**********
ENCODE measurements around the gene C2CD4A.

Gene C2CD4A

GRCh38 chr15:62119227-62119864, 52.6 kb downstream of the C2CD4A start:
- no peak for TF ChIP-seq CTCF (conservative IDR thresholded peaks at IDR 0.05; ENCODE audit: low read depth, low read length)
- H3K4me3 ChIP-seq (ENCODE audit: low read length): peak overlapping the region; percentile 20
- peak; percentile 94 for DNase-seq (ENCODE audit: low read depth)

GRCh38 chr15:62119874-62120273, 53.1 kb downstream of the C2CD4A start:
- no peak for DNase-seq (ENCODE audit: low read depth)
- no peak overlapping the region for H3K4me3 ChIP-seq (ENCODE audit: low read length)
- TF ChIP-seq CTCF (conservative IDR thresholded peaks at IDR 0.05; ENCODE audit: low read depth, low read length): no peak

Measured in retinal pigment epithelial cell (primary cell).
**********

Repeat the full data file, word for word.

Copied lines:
ENCODE measurements around the gene C2CD4A.

Gene C2CD4A

GRCh38 chr15:62119227-62119864, 52.6 kb downstream of the C2CD4A start:
- no peak for TF ChIP-seq CTCF (conservative IDR thresholded peaks at IDR 0.05; ENCODE audit: low read depth, low read length)
- H3K4me3 ChIP-seq (ENCODE audit: low read length): peak overlapping the region; percentile 20
- peak; percentile 94 for DNase-seq (ENCODE audit: low read depth)

GRCh38 chr15:62119874-62120273, 53.1 kb downstream of the C2CD4A start:
- no peak for DNase-seq (ENCODE audit: low read depth)
- no peak overlapping the region for H3K4me3 ChIP-seq (ENCODE audit: low read length)
- TF ChIP-seq CTCF (conservative IDR thresholded peaks at IDR 0.05; ENCODE audit: low read depth, low read length): no peak

Measured in retinal pigment epithelial cell (primary cell).